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Physical Therapy Exercises for Cervical Radiculopathy Unilateral Weakness

author image Greg Cooper, D.C.
Greg Cooper began writing in 2007 with his book "The Reasonable Radical." He completed undergraduate work at West Virginia University and received his Doctor of Chiropractic from Sherman College. Cooper taught spinal manipulation in orthopedic hospitals in China and was part of a sports medicine team for the 1992 Olympic trials.
Physical Therapy Exercises for Cervical Radiculopathy Unilateral Weakness
Cervical radiculopathy involves spinal nerves in the neck. Photo Credit 4774344sean/iStock/Getty Images

Cervical radiculopathy, often called a pinched nerve, describes a condition of irritation, injury or damage to one of the nerves that exits the spine in the area of the neck. One of the more serious effects of nerve irritation is a loss of strength in the muscles that the nerve normally supplies. This is usually a one-sided, or unilateral, problem that affects the right or left arm. Exercises are a common part of treatment but should only be done after you have been evaluated by your doctor.

Before Starting Any Exercise

Physical Therapy Exercises for Cervical Radiculopathy Unilateral Weakness
Magnetic resonance imaging, or MRI, scans may help determine when exercise can start. Photo Credit windcatcher/iStock/Getty Images

Because irritation of a spinal nerve is present, and a potential exists for damage to the nerve or to the muscle it supplies, this condition should be managed by your doctor. Whenever a nerve is damaged, the chance is present for the damage to progress, so the sooner you are evaluated, the better. Typically you will see your family doctor who may refer you to a neurologist or an orthopedist. Chiropractors also provide evaluation of this condition. You may need additional evaluation with an X-ray, magnetic resonance imaging or computed tomography scan to best understand your condition.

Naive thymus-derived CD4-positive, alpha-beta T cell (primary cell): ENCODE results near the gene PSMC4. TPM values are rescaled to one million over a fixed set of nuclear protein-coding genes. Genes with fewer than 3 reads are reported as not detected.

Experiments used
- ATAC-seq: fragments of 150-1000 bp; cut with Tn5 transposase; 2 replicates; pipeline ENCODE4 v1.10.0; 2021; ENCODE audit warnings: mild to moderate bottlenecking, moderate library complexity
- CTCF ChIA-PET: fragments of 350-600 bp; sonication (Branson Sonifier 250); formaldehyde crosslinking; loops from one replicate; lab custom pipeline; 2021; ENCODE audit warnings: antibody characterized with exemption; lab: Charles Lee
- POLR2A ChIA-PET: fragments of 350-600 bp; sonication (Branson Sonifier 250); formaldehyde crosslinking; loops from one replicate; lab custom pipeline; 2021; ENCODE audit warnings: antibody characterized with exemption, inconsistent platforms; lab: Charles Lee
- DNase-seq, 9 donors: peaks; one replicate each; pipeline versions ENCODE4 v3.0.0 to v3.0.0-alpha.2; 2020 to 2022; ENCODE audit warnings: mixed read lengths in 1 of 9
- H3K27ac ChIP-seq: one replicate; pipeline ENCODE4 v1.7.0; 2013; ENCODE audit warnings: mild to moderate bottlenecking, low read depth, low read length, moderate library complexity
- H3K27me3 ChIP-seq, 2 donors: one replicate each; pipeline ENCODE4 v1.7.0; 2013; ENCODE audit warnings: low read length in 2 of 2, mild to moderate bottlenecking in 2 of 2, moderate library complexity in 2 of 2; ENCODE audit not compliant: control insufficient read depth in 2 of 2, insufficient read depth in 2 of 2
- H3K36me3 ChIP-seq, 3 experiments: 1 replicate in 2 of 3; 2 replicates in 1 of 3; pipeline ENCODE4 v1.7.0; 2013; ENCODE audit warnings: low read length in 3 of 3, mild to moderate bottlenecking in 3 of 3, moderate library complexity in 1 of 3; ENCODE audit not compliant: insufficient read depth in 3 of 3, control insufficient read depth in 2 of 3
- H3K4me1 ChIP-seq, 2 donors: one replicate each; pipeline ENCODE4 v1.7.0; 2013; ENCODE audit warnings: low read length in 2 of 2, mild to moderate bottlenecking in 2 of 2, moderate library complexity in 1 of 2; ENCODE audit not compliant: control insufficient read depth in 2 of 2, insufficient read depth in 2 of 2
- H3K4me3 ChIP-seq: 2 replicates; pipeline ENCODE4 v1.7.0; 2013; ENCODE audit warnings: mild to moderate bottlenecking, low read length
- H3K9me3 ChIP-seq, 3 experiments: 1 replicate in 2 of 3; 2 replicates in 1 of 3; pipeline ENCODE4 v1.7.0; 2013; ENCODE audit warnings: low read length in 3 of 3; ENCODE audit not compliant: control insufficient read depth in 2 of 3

Rotation Exercises

The initial goals of this exercise are to decrease pain and increase mobility. Because movement of the muscles stimulates circulation, gentle exercise can reduce pain. Always start the exercises in a correct posture, sitting up straight with your head level. Move your head like you are looking over your shoulder to either side. Move as far as you comfortably can. Imagine you are in a room filled with water to just below your nose; turn your head, keeping your nose above the water line. If you experience an increase in pain or weakness, discontinue the exercise.

Head Tilts

Facing straight ahead and with erect posture, tilt your head like you are going to touch your ear to your shoulder. Move as far as you comfortably can. It is helpful to do this exercise in front of a mirror to make sure you don't twist as you tilt. In the mirror, you should note that your nose does not turn either toward your shoulder or away from your shoulder as you tilt. Also, avoid shrugging your shoulder upward. It may help to sit on your hand on the side you are tilting toward.

Strengthening Neck Muscles

The second goal of exercise should be to increase strength. Start with isometric exercises. Remember that radiculopathy weakness means the nerve is not stimulating the muscle properly. Weakness is not because you are not exercising enough. Starting in an erect posture, press your hand against your head and resist any movement. Move your hand to the front and back and to each side of your head so that you can resist forward, backward and side-to-side pressures. If weakness increases, discontinue this exercise and notify your doctor.

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